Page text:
ACOs put provider data at risk

Under accountable care, healthcare providers and payers are increasingly shaing patient data--and with that comes increased risk that the information falling into the wrong hands, Bill Fox, a security expert and principal at Booz Allen Hamilton, told in a recent interview.

Taking a proactive role in security and avoiding silos both are vital to overcoming such hurdles, according to Fox.

"If you think about an organized system that's connected virtually and electronically with any other number of systems, that's where you start to add on complexity and risk because they've got to understand where the vulnerabilities are in terms of the processes, the people and the technology that are involved in making that work," Fox said.

"[Don't have] a group that's working on integrated care delivery; a group that's working on patients that are in a medical home; a group that's working on making a hospital internally work more efficiently--and then have the CISO's office way off to the side separately dealing with something."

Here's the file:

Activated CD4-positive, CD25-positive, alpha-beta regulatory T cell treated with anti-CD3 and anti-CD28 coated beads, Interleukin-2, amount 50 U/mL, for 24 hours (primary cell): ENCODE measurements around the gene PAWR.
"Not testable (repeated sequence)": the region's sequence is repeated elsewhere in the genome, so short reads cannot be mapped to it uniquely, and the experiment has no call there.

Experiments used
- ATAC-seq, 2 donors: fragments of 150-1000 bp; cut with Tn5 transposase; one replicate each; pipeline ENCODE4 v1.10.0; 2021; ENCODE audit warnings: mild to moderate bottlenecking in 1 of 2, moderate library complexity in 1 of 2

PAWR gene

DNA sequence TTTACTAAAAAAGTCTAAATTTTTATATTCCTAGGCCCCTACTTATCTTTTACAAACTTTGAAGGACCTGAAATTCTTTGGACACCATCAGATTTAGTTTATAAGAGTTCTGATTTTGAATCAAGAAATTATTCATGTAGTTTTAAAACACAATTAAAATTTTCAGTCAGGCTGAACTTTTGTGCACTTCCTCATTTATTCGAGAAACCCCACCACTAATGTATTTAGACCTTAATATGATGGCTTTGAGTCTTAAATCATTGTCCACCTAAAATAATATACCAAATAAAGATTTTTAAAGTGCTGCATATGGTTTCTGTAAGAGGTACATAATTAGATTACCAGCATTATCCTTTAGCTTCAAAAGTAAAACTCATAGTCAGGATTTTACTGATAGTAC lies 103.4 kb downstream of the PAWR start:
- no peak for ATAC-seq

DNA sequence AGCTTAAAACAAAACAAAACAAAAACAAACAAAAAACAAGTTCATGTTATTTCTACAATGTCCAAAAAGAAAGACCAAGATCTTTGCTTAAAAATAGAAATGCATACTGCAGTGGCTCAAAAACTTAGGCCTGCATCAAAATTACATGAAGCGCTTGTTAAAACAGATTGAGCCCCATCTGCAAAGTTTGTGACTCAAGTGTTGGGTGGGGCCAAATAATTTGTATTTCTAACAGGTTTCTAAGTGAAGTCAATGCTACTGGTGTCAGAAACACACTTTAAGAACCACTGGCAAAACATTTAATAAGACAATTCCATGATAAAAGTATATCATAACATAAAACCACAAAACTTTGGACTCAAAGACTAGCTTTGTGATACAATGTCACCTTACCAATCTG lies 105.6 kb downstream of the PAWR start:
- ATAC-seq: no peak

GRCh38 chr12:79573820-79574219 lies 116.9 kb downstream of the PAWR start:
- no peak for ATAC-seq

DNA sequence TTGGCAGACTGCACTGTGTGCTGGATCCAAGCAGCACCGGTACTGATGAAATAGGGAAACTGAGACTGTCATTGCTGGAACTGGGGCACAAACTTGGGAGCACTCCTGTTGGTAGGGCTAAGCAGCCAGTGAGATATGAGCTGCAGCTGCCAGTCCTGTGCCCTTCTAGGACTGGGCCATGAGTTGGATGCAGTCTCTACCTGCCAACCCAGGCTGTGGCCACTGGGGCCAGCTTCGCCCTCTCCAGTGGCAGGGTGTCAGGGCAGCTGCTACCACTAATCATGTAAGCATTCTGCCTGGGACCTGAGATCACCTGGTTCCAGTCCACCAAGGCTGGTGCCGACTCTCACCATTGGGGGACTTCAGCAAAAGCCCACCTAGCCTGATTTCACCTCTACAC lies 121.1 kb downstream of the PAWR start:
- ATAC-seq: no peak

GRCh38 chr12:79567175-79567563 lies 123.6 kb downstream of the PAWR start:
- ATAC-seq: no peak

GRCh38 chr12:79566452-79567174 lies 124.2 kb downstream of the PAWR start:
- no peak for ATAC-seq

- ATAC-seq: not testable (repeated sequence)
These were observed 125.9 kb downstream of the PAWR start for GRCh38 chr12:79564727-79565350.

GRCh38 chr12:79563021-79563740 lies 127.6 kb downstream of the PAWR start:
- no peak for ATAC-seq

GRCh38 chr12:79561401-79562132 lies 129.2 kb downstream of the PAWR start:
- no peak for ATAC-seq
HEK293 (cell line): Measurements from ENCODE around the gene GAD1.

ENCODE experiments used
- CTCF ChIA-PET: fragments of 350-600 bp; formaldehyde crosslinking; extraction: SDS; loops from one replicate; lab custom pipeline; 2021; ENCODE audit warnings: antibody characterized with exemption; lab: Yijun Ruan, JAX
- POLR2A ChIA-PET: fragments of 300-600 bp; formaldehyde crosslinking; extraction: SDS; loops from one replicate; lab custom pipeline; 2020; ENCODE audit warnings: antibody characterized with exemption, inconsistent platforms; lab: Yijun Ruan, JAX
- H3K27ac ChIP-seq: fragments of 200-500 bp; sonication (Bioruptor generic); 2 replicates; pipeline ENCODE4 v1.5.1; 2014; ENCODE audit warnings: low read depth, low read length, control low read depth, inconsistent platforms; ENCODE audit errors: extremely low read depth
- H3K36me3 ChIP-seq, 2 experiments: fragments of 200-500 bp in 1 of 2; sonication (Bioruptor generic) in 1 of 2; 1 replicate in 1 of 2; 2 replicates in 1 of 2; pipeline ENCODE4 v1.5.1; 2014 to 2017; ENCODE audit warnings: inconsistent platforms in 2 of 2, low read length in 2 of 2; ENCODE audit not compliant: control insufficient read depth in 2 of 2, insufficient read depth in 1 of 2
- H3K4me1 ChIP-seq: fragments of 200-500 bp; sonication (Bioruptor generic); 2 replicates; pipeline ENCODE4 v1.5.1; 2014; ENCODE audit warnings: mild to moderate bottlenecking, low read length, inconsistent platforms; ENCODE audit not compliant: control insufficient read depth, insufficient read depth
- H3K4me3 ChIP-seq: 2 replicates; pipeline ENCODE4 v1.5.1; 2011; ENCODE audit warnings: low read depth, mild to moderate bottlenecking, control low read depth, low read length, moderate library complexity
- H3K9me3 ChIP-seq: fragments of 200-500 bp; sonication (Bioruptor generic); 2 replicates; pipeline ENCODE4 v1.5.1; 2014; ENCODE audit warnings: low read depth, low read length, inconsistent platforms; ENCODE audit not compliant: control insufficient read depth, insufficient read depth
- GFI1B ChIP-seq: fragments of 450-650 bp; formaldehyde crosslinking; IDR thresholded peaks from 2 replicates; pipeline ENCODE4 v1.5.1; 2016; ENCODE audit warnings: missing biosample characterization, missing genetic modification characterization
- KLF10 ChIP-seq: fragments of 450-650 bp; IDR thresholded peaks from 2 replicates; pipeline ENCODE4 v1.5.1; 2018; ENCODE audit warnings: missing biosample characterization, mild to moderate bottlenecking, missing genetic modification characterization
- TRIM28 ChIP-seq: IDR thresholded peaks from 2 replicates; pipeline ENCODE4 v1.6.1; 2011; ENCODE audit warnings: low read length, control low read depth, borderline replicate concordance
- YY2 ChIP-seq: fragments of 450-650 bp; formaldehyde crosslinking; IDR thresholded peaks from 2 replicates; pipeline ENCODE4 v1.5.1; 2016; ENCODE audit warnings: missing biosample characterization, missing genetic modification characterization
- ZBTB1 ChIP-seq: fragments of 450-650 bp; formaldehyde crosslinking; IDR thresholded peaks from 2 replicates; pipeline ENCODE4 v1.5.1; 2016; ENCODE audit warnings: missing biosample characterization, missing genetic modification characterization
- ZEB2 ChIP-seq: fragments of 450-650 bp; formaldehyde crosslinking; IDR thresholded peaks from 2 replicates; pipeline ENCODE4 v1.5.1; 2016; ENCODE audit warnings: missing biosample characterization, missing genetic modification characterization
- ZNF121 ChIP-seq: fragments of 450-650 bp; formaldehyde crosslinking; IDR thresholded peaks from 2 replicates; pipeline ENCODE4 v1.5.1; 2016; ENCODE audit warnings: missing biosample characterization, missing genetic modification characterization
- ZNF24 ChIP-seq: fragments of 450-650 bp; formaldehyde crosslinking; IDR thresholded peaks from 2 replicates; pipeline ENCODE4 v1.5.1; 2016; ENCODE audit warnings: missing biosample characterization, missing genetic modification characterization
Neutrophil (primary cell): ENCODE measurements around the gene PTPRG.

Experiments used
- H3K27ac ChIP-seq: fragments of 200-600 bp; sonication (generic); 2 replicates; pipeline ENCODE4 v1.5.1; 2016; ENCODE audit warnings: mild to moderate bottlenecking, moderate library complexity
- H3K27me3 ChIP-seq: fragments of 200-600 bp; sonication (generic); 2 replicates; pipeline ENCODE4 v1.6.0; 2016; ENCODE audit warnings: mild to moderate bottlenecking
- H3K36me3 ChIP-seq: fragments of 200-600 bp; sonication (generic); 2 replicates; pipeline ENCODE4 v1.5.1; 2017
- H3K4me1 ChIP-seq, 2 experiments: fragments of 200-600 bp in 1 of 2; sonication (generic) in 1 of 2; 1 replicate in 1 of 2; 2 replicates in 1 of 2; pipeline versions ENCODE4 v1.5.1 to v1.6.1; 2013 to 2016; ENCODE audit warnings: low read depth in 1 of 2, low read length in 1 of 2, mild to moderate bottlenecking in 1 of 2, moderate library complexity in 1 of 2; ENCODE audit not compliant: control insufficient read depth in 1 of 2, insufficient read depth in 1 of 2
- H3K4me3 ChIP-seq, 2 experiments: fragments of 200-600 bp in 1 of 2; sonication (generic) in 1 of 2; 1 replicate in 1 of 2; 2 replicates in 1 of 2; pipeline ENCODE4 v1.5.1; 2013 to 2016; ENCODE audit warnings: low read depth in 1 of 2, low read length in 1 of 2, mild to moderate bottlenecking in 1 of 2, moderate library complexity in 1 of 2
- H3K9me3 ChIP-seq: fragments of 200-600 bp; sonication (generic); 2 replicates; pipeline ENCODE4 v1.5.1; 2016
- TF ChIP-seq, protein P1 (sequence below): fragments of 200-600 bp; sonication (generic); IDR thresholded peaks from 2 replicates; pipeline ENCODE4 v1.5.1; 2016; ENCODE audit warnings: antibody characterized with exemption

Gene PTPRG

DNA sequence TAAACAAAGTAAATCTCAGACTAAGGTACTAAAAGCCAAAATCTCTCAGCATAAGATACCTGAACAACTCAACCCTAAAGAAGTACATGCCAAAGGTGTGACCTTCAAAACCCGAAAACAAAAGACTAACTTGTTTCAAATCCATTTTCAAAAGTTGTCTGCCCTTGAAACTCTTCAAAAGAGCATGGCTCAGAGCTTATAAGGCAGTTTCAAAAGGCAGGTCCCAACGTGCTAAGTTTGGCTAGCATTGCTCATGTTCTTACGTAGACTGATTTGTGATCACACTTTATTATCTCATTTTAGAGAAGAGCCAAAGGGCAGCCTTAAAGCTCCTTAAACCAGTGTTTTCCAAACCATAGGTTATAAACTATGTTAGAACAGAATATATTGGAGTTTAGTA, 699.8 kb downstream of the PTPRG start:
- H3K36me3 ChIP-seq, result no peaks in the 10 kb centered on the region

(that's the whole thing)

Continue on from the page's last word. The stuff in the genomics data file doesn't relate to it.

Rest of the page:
Criminals in search of financial data, Fox added, pose one of the biggest threats to healthcare organizations.

"As financial services gets more sophisticated ... there will be a switch over to the healthcare industry because we have all that data, too," Fox said. "We have all this protected health information and financial data, and organizations have intellectual property, and the wall is not as hard to get through."

Jared Rhoads, a senior research specialist with CSC, told FierceHealthIT in an interview published earlier this month that healthcare organizations need to be relentless when it comes to information security.

"It needs to be more of an ongoing, constant, holistic type of approach where you're looking at your systems from the perspective of someone from the outside," Rhoads said. He echoed Fox's sentiments that hackers generally crack into hospital systems through poorly configured tools and software, and added that hiring "ethical hackers" could be another strategy worth exploring.

"Some of them used to be hackers and they know how to think like hackers--they're experts at security who will say, 'How would I gain access to this organization?'" Rhoads said. "They will promise not to do anything bad, but they'll test your systems as if they were a hacker."

To learn more:
- read the full interview